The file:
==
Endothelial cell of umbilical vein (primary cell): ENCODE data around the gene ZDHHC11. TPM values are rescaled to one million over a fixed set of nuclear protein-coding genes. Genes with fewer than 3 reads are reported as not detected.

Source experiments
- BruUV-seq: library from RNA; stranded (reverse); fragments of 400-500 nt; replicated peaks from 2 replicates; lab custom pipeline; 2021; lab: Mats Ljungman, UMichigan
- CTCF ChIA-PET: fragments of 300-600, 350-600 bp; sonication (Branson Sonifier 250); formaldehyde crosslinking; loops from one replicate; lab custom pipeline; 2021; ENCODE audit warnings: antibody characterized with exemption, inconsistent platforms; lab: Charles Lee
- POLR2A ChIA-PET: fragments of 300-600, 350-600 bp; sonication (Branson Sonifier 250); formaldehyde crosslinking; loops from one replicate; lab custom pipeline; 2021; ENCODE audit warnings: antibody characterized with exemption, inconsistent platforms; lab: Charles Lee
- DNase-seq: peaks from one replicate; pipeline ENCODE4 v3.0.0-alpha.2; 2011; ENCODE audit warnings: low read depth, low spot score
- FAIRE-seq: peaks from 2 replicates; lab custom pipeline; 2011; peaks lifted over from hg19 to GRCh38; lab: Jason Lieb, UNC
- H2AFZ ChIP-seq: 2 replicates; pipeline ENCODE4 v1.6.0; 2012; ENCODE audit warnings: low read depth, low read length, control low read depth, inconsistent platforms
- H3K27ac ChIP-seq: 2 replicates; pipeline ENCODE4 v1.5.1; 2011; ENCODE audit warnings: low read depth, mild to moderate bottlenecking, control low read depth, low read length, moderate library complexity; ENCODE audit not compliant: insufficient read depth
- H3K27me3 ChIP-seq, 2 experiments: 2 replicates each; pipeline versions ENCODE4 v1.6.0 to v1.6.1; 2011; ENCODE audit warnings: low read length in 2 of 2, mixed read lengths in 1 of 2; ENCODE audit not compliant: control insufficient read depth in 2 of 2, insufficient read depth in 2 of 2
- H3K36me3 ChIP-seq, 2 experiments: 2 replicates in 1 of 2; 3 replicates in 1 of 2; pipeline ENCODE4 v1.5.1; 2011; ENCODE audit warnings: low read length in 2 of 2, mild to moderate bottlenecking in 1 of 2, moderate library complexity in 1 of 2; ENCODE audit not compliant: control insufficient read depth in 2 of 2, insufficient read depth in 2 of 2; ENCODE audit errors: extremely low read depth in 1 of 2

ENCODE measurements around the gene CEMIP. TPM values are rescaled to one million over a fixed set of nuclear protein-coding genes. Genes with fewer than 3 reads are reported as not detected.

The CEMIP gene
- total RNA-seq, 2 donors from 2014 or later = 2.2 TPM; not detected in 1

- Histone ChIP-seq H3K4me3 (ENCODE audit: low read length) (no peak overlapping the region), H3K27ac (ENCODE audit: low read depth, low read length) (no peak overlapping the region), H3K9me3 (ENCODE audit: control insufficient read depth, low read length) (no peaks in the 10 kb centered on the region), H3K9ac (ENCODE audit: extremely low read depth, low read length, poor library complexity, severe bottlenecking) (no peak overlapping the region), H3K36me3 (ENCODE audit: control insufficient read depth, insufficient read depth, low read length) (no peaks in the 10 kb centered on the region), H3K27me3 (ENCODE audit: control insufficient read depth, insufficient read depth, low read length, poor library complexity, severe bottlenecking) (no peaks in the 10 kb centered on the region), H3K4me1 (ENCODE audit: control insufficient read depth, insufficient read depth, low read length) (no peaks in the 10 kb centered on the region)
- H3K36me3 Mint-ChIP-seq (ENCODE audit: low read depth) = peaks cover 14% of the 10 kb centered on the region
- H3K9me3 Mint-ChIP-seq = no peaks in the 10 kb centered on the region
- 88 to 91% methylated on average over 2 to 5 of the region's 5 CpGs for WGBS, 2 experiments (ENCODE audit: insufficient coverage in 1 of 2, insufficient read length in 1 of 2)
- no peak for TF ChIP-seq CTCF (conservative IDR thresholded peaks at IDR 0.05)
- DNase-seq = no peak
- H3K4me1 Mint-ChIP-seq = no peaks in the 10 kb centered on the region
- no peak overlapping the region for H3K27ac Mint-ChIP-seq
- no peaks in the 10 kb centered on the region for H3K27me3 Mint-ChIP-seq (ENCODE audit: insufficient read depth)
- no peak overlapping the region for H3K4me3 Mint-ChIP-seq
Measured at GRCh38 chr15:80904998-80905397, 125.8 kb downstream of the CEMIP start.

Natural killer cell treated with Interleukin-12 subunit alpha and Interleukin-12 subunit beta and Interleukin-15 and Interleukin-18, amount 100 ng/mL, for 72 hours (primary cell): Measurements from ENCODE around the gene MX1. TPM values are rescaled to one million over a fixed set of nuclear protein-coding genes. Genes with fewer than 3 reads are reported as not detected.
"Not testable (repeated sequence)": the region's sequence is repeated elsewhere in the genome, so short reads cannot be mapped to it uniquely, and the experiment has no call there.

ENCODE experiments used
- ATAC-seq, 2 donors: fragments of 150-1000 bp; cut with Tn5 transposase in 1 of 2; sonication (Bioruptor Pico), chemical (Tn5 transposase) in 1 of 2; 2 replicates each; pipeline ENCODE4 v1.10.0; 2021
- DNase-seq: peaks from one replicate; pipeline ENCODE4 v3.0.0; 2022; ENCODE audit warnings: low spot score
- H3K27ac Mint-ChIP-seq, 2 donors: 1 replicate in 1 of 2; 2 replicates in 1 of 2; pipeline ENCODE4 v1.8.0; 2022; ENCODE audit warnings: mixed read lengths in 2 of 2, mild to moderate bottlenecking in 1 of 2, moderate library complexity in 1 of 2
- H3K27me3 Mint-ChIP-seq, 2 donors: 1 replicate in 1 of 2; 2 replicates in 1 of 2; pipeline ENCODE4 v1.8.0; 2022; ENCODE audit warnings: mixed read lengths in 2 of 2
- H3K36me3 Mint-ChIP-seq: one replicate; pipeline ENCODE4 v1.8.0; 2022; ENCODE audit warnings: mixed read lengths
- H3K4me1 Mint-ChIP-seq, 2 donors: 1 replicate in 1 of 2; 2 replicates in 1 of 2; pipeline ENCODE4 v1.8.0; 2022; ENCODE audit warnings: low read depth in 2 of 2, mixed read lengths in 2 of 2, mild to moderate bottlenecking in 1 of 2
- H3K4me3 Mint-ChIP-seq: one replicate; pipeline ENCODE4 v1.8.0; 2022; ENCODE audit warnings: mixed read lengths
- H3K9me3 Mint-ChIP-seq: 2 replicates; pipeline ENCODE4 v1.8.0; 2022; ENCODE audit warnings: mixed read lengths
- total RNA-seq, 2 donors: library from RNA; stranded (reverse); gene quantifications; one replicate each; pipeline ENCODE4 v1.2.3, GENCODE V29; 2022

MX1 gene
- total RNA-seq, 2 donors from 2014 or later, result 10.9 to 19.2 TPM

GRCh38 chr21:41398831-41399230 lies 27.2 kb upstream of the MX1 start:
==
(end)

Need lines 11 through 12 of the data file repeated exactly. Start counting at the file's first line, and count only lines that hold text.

- H3K36me3 ChIP-seq, 2 experiments: 2 replicates in 1 of 2; 3 replicates in 1 of 2; pipeline ENCODE4 v1.5.1; 2011; ENCODE audit warnings: low read length in 2 of 2, mild to moderate bottlenecking in 1 of 2, moderate library complexity in 1 of 2; ENCODE audit not compliant: control insufficient read depth in 2 of 2, insufficient read depth in 2 of 2; ENCODE audit errors: extremely low read depth in 1 of 2

ENCODE measurements around the gene CEMIP. TPM values are rescaled to one million over a fixed set of nuclear protein-coding genes. Genes with fewer than 3 reads are reported as not detected.